Nor is it certain how precisely Šahrestānī’s descrip­tion reflects actual Mazdakite doctrine, which came into existence around the year 500, and to what degree it incorporated later traditions. The image of a divine hierarchy on the model of the Sasanian court suggests a Sasanian or somewhat later source. The reference to the king by a proper name, Ḵosrow, that had come to be used as a title in the Islamic period suggests a date no earlier than the end of the reign of Ḵosrow II (500-­628; Altheim and Stiehl’s explanation, pp. 199-200, of Ḵosrow as an old Choresmian name is not convinc­ing). Šahrestānī’s comparison of the Mazdakite prin­ciple of common possession of women and property to that of common ownership of water, fire, and fodder was formerly interpreted as drawn from the agrarian sphere of Mazdak’s followers in the 5th-6th centuries, an interpretation with significant implications (Sundermann,1977). Gimaret and Monnot (Šahrestānī, tr., p. 663 n. 48) point out, however, that the compari­son was in fact probably taken from a well-known Islamic Hadith. At best Šahrestānī transmitted tradi­tions preserved in the persecuted Mazdakite community in Islamic times, which Yarshater has called “neo-­Mazdakite” teachings (p. 1011). Any attempt to determine the sources and origins of early Mazdakite teachings is complicated by this fact.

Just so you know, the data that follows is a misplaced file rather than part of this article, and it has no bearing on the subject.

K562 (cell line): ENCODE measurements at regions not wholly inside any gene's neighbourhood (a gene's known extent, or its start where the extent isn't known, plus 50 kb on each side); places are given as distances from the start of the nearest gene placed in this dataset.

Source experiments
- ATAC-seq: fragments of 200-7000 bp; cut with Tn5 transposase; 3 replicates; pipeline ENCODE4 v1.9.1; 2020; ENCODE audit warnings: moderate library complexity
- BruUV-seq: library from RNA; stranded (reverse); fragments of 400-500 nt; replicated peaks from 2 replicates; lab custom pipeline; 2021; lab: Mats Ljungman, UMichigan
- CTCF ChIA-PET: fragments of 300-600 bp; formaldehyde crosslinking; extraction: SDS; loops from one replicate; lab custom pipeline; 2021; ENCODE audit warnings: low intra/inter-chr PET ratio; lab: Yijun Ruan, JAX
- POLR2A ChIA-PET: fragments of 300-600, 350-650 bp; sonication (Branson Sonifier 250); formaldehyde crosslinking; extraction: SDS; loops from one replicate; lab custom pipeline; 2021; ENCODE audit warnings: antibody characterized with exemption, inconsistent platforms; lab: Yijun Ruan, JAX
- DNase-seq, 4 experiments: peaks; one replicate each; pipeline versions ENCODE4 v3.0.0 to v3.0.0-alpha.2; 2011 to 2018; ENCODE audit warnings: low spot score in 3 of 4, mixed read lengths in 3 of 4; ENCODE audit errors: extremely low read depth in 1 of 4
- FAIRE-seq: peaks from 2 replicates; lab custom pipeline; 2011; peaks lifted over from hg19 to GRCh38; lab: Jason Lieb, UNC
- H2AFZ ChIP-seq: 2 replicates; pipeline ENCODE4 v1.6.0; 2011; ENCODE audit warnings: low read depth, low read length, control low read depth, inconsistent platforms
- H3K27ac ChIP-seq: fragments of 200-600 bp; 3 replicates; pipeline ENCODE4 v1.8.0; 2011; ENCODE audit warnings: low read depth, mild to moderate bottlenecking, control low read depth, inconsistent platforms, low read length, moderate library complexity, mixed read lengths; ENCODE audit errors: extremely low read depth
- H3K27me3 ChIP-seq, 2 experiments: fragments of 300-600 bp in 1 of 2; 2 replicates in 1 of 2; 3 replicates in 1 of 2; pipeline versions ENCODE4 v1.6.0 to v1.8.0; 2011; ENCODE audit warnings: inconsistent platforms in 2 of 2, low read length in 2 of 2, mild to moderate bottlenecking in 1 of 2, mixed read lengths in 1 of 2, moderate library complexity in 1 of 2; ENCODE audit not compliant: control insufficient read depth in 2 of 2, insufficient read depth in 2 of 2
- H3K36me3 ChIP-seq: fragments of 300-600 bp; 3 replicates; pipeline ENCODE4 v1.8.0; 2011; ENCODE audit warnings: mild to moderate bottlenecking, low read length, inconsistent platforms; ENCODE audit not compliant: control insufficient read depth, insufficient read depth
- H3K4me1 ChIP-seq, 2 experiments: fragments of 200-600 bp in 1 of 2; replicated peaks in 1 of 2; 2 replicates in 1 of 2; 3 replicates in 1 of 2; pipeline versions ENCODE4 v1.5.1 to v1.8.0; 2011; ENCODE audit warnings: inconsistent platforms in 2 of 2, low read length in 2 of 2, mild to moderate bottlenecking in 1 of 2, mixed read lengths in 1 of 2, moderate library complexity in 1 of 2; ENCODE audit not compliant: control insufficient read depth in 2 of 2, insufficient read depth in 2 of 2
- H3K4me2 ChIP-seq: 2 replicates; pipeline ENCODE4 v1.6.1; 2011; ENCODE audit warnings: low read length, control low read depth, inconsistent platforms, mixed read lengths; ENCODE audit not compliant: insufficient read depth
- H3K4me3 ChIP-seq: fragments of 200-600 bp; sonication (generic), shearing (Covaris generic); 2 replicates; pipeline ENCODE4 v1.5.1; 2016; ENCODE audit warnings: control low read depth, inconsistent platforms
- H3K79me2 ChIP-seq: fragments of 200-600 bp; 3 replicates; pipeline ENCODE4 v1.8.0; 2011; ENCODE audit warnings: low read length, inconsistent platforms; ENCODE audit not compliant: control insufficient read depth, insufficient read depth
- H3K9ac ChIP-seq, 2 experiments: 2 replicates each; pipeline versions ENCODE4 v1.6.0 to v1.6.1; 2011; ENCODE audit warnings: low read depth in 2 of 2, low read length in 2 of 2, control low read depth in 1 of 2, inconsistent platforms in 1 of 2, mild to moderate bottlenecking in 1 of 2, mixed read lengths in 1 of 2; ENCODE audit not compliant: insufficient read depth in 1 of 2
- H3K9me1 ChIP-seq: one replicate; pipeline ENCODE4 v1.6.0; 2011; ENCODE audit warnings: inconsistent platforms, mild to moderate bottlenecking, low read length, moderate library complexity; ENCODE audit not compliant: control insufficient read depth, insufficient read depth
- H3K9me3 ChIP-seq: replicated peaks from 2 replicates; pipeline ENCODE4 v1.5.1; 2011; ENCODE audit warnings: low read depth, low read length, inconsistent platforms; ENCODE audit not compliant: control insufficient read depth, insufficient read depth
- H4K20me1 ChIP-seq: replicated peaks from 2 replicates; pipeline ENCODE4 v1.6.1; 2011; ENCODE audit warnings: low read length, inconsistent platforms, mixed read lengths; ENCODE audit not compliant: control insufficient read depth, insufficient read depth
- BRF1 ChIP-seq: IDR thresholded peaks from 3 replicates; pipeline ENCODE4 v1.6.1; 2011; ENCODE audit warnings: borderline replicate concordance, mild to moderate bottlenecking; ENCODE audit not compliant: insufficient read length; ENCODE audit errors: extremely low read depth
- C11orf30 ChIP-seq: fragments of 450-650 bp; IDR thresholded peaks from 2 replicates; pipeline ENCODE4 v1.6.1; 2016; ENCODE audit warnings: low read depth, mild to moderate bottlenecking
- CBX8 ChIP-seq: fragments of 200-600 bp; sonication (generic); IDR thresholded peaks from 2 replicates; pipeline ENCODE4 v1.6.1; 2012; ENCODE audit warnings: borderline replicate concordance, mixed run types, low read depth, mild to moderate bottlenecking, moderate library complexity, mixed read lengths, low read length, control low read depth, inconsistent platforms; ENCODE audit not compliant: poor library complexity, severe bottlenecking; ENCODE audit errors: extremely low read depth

The argument that Mazdakite teachings were de­rived from a Manichean heresy (Christensen, pp. 100-­01; Klíma, 1957, p. 183) finds some support in Šahrestānī’s own comparison of the dualism of the two religions (tr., p. 663). The same comparison might also be made with Mazdean cosmogony, however; Mansour Shaki has several times drawn attention to the essentially Mazdean nature of Mazdakite teach­ings (1978, pp. 298-300; 1985, pp. 529-30). Yarshater characterizes Mazdakism as agnostic religious move­ment (p. 991), and in this context the relationship between Mazdean social ethics and those of the Carpocratians can be mentioned (Klíma, 1957, pp. 209-11; Pugliese Carratelli, p. 288). One of the pecu­liarities of Mazdak’s teachings, the assumption that the three basic elements are water, earth, and fire, has a parallel, according to Šahrestānī, in the cosmogony of the *Canteans, a southern Mesopotamian baptist sect (tr., pp. 82, 671).